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Burton Albion boss Gary Rowett waits for quality players to become available

By Burton Mail  |  Posted: August 27, 2014

RISING TALENT ... Burton's Matty Palmer (right) is one of a number of promising youngsters at the club.

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GARY Rowett thinks the quality players he fancies to strengthen Burton Albion's squad will become available in the next week.

The Brewers boss will not dive headlong into the transfer market following the sale of striker Billy Kee.

Instead, he is keeping his powder dry for the deal he wants ahead of Monday's transfer deadline.

"We've got to be patient," said the Albion chief as he prepared for the visit of QPR to the Pirelli Stadium tonight (7.45pm).

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"The players I could sign now I could've signed for the last three months.

"In the next week, there will be players from a higher level who start to make loan moves to clubs.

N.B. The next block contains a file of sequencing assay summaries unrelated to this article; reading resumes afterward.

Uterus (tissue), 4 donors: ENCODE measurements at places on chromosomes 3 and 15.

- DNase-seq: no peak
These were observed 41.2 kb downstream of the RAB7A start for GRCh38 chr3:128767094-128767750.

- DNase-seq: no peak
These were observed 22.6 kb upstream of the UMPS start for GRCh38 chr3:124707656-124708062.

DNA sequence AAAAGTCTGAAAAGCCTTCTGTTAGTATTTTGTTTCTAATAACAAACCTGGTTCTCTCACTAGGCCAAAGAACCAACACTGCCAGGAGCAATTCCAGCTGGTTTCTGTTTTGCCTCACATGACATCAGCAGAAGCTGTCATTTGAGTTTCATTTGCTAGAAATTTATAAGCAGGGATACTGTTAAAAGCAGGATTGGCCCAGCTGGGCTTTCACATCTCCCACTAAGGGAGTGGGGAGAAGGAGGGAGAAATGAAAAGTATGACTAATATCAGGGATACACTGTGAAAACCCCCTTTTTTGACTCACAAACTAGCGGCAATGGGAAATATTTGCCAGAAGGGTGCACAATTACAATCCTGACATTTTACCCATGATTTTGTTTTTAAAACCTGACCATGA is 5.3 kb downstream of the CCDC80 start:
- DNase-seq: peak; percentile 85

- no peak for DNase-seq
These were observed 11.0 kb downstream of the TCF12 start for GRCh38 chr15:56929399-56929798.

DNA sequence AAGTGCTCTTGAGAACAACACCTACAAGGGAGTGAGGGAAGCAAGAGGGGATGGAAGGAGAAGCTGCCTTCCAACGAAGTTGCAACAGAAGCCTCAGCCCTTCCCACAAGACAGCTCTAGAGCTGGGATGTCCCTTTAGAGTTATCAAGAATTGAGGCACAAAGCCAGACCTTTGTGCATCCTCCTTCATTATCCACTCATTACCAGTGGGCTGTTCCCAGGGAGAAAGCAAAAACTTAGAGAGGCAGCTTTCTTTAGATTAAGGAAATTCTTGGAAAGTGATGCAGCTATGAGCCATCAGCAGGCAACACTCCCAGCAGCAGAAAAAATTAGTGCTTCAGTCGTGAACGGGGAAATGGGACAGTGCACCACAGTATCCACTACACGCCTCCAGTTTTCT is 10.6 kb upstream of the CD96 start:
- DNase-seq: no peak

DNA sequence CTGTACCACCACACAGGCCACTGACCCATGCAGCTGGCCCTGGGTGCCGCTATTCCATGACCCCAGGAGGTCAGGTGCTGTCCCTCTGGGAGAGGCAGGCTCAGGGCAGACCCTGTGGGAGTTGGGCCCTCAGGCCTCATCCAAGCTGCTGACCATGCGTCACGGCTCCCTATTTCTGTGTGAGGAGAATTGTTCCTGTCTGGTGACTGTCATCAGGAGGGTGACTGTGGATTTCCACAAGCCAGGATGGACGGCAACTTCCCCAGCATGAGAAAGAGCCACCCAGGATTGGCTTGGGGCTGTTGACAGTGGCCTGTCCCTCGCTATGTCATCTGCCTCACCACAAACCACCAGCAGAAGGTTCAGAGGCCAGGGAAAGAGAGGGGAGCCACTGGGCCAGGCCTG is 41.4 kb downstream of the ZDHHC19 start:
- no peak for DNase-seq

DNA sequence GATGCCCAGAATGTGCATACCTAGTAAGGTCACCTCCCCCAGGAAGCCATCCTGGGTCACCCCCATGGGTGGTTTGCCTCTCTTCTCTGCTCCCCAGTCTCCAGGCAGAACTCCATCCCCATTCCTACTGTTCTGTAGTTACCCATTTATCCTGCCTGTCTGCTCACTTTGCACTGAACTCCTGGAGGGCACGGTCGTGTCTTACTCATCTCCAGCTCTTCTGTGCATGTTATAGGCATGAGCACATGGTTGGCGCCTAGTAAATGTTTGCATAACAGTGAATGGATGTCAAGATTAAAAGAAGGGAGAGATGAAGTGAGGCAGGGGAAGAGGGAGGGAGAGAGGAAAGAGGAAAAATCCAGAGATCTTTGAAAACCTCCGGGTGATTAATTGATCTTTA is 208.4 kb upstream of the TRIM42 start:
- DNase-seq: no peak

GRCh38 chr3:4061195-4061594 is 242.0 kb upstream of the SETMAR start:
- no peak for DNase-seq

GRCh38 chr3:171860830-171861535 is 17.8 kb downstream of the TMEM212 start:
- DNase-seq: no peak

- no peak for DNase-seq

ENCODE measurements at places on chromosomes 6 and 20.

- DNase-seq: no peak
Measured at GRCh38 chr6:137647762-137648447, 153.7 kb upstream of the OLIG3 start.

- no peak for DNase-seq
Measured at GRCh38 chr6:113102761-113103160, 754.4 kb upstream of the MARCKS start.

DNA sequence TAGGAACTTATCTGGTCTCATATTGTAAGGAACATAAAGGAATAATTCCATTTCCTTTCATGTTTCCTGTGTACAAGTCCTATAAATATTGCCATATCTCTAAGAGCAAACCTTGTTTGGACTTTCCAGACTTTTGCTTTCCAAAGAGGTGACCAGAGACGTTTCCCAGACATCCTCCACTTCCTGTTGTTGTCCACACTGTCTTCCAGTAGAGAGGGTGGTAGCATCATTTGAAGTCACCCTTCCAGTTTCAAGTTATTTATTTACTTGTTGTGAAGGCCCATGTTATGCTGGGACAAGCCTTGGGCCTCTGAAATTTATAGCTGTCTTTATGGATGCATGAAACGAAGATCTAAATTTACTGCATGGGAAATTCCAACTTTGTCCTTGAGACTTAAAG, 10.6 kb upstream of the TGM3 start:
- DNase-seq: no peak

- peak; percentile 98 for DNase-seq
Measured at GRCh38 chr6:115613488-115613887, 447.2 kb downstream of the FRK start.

"Then players start to trickle down the leagues when clubs see an excess of players in their squads.

"These players will make a difference to our team.

"I would rather, for now, wait and see who becomes available than bring in a couple because I feel I need to."

Rowett has not ruled out bringing a player in on loan from a higher level.

He also wants to give youth its chance at the Pirelli, with Marcus Harness and Matty Palmer both impressing and youngsters Joe Doyle and Liam Slade waiting in the wings.

"I'd rather give the young players a chance than rush into signing someone," said Rowett.

"They've got real ability – (young striker) Sam Austin went past two in training today.

"I wouldn't realistically be able to sign a wide player who was 19 or 20 who was better than what we have in Marcus Harness.

"Could I sign a young central midfielder with as much creativity as Matty Palmer?"

Rowett has also backed the youngsters to do a good job against Rangers.

"There's a good stage for them and certainly the likes of Matty and Marcus come into the reckoning," he said.

"Sometimes you need a different type of player in these games.

"You need athleticism and players comfortable holding the ball in tight areas.

"It can create a slightly different team. We've played 4-3-3 before in these games with wide attacking midfielders, who have been younger players.

"There's an element of wanting to give one or two a chance."

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